Redwood History: Dr. Benjamin Waterhouse

One of the portraits we have in our collection by the well-known painter Gilbert Stuart (1755-1828) is of Dr. Benjamin Waterhouse (1754-1846). According to reports, the young Waterhouse, who was born in Newport, spent some time reading medical books at the Redwood Library. The original collection contained a fair amount of medical volumes, which were important to the people living in the colonies. Influenced in part by these books, Waterhouse decided to pursue a career in medicine at a young age.

Dr. Benjamin Waterhouse, by Gilbert Stuart ca. 1776
From the Collection of the Redwood Library

Waterhouse’s medical career began at age 16, when he became an apprentice of Dr. John Halliburton in Newport. After years under his study, he sailed for London to live and study with a relative of his mother, Dr. John Fothergill. It was 1775, just before the Revolutionary War began, and he was 21. He went on to receive more formal education in Edinburgh and Leiden, where he received his medical degree in 1780. His thesis was dedicated to his mentor, Dr. Fothergill, “inspirer of my studies.” In June 1782 he returned to Newport, bringing his medical knowledge back to America.

Dr. John Fothergill (Source: Wikipedia)

Waterhouse’s dedication to Fothergill
From the Collection of the Redwood Library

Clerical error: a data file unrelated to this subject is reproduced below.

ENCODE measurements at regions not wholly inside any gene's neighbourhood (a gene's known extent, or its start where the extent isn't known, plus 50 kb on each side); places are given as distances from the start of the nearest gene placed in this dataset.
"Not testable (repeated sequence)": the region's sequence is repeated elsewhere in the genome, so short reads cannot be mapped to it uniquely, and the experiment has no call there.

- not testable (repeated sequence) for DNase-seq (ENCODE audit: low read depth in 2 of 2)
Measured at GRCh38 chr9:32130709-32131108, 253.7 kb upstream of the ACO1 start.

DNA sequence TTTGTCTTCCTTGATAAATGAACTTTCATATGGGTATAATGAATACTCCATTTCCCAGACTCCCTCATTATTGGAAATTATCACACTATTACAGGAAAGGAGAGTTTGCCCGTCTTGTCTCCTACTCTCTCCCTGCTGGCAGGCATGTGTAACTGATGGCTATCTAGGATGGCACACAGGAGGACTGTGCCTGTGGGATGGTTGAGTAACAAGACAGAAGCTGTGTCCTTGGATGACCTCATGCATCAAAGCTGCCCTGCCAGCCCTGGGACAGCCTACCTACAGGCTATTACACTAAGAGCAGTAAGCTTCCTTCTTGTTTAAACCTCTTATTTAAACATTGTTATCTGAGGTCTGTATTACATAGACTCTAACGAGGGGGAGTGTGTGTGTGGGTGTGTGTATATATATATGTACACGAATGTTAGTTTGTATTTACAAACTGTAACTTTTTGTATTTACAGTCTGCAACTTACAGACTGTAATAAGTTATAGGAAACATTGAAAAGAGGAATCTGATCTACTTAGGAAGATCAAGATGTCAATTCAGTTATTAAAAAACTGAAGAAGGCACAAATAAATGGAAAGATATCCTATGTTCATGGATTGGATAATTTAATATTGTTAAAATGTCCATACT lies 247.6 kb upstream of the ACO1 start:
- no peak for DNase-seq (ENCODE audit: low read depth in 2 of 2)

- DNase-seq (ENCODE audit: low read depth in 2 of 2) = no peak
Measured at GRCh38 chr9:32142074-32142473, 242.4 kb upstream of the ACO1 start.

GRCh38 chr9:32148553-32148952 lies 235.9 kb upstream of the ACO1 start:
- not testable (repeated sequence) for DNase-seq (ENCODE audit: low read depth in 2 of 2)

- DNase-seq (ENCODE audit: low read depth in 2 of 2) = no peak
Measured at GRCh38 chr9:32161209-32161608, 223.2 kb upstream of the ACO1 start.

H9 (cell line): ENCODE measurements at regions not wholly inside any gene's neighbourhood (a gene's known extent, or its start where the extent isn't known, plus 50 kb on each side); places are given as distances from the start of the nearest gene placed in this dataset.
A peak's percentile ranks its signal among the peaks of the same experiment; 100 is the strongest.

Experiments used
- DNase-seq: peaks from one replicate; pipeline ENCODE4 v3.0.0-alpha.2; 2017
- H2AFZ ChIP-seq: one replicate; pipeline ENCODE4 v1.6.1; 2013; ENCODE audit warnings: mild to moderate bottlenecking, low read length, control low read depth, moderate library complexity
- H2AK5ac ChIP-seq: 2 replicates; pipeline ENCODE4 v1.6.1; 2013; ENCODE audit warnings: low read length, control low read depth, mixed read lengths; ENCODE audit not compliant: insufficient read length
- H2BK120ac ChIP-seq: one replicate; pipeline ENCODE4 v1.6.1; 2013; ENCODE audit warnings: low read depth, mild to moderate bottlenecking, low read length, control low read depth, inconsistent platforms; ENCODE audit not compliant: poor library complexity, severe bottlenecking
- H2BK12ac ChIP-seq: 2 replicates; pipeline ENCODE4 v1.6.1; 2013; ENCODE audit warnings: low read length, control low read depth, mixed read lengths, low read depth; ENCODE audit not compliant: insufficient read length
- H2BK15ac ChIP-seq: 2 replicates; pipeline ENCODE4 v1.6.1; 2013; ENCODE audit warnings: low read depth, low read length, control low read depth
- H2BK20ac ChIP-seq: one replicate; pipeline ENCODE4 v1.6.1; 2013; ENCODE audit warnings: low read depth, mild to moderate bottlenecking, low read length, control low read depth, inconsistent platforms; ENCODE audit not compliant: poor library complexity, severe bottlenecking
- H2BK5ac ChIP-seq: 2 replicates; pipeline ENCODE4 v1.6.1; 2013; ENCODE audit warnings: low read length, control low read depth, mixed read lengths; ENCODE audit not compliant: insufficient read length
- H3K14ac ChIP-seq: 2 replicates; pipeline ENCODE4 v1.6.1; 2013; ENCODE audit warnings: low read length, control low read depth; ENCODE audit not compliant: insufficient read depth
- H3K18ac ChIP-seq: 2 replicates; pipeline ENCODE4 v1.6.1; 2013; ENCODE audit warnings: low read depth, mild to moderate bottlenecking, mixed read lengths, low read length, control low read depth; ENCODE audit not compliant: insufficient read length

Shortly after his return to the United States, Dr. Waterhouse was appointed to the first faculty of Harvard Medical School as a Professor of Theory and Practice of Physic. He was also given a post as Professor of Natural History at Rhode Island College (now Brown University). Prior to 1788, Dr. Waterhouse began delivering lectures at Rhode Island College, which were the first lectures on natural history given in the United States. Disagreements with Harvard over their plans to establish the Medical School in Boston and his attempts to start a rival school led him to resign in 1814. Dr. Waterhouse is most known for his experiments with the smallpox vaccine. On July 8, 1800, he inoculated his 5-year old son and others with a pure cowpox vaccine which he had received from England.  This vaccine provided Waterhouse with proper results in the experimentation of a safe vaccination against smallpox. Dr. Waterhouse becomes the first doctor in the United States to successfully vaccinate with cowpox serum against the deadly disease of smallpox.

After his time at Harvard had ended, with some overlap, Dr. Waterhouse served from 1813-1820 as the medical superintendent of all military posts in New England. He was appointed by President James Madison. When this position ended in 1820, he turned his attention to his writing. Dr. Waterhouse died at the age of 92 on October 2, 1846 in Cambridge, Mass.

An Essay on Junius and his Letters, given to the Redwood by Waterhouse
From the Collection of the Redwood Library

Bookplate from An Essay on Junius and his Letters
From the Collection of the Redwood Library

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